Print Friendly, PDF & Email

crash and burnBy Dawn Ius

Resting prominently on Lisa Gardner’s desk is her International Thriller Writers Award for best thriller, a ceramic giraffe, and an article about how to identify a psychopath.

The ITW hardware represents the much-appreciated recognition from Gardner’s peers, while the giraffe is a gift from her daughter who understands her mother’s obsessions. As for the article on how to identify a psycho (spoiler alert: They’re everywhere), the piece is just one of the many resources this self-proclaimed research junkie will use to write such twisted psychological thrillers as her latest, CRASH & BURN.

With more than twenty-two million copies of her bestselling novels sold worldwide, one might think this is starting to feel old hat for Gardner. But while she’ll concede there’s a sense of legitimacy to publishing thirty books, the journey to publication never truly gets any easier.

“Each book is its own challenge,” she says. “It feels more comfortable now, and there’s less self-doubt, but I still expect the first one-hundred pages to be a pain in the ass.”

With CRASH & BURN, Gardner faced an even larger obstacle—after turning it in to her editor, she realized about a third of the manuscript would have to be scrapped.

“I knew the book was somehow wrong and with my editors’ advice, I’d have to fix it,” she says. “But in doing so, it became a book that I am proud of. I don’t consider myself a great writer, but I’m a damn good rewriter.”

Indeed, after transitioning from romantic suspense to crime fiction, Gardner wrote and rewrote her first book in the new genre for two years. A painstakingly slow process perhaps, but with an ideal end result—The Perfect Husband was a New York Times bestseller, firmly establishing Gardner’s place in the highly-competitive thriller realm.

As with all of her previous titles, CRASH & BURN readers can expect to find an intricate plot peppered with high-end thrills, while still tackling the domestic hot button issues in which many of her books are rooted. The novel features returning characters Tessa Leoni and Sergeant Wyatt Foster, who have been tasked with helping find Nicky Frank’s missing girl…a child Nicky’s husband claims doesn’t even exist.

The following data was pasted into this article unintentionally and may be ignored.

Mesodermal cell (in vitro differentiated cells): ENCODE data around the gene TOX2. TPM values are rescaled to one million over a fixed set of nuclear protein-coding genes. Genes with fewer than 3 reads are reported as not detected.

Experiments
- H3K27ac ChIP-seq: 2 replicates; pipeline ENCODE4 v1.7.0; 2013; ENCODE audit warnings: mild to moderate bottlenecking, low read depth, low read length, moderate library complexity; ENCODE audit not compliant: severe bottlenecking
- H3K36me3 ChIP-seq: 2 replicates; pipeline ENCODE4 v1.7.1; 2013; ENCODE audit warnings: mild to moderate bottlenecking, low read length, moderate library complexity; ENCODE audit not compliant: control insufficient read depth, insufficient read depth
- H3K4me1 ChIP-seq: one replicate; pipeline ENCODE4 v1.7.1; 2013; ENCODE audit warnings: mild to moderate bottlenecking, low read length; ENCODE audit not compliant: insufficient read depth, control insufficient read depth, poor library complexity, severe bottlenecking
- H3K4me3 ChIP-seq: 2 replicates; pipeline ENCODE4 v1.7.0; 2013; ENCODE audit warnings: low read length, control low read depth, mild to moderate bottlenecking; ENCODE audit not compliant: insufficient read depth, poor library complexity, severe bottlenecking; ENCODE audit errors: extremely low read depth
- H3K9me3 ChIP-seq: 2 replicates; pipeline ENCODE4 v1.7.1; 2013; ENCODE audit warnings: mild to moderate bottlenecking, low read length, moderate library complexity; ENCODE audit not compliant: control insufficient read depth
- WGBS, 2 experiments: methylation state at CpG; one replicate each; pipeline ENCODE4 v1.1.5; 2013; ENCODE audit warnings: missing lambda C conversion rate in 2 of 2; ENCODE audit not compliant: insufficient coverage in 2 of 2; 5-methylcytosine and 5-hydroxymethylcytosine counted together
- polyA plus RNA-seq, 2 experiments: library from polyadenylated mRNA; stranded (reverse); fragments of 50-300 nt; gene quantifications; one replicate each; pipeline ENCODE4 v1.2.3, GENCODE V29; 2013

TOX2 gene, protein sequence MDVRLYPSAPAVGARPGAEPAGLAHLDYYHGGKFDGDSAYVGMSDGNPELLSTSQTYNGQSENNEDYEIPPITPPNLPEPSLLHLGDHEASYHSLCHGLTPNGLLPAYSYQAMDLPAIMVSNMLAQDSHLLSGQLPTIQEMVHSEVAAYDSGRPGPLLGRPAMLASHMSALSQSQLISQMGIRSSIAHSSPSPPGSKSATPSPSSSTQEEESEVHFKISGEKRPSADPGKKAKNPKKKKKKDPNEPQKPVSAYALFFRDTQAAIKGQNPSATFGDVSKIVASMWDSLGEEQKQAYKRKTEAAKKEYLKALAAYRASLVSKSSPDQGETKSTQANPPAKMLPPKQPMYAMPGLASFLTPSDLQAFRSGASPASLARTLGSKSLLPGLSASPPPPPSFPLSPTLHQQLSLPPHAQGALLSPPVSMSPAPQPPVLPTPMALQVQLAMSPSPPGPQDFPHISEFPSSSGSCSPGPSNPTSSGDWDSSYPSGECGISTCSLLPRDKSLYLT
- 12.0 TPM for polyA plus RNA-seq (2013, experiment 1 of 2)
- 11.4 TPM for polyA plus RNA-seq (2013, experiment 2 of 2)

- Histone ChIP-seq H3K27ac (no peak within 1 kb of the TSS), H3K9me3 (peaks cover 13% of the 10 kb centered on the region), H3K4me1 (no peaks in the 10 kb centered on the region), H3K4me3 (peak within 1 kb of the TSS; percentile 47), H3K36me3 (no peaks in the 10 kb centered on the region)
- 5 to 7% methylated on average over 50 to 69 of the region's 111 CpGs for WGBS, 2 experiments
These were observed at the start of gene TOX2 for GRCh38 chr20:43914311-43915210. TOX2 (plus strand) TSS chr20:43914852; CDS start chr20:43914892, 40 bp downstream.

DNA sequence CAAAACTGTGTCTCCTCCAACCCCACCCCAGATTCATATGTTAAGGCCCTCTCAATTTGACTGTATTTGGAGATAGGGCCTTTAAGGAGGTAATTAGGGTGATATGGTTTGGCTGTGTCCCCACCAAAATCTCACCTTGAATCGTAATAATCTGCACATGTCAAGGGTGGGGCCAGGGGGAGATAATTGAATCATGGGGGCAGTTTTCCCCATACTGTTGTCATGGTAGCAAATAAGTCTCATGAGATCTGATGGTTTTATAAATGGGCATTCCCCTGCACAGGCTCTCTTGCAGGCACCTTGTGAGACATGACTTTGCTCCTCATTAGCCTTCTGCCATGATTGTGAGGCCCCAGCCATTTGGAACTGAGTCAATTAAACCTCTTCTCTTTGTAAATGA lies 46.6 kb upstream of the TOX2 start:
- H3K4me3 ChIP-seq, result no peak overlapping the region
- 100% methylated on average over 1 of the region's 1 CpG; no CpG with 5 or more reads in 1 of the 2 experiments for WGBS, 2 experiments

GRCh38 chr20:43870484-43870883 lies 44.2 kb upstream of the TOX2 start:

There may be some merit to his claims, though, because not even the search dogs have turned up any evidence of the missing girl. To make matters more complicated, Nicky’s husband reveals that she suffers from a rare brain injury and can’t be trusted.

“I’m not a sports person,” Gardner says. “But Post-Concussive syndrome is very timely in the U.S. right now. I was reading an article about it—otherwise known as procrastinating—and started thinking about some of the symptoms. And how a person suffering from it could become a stranger to themselves. I began to imagine how it could be scary for them, and those around them.”

That exploration of fear is a common thread in Gardner’s novels, and one of the reasons she’s drawn to the genre. While she started her career writing romantic suspense under the pen name Alicia Scott, she’s always had an appreciation for thrillers—and, of course, a dead body.

Gardner’s books do tend to go dark, but that doesn’t mean she can’t bounce back into the light. A quick scroll through Gardner’s website demonstrates her comedic side, not only with her funny Day in the Life essay, but also with her regular contest where she invites fans to nominate friends and relatives to become victims in one of her novels.

“There are a lot of people who want to kill someone,” she says, with a laugh, admitting that the “Kill a Friend, Maim a Buddy” feature was her contribution to the necessary self-promotion engine otherwise known as her website. “A regular give-away just felt flat. After I started this feature, I saw Karin Slaughter’s contest ‘Get Slaughtered’ and thought, how perfect is that?”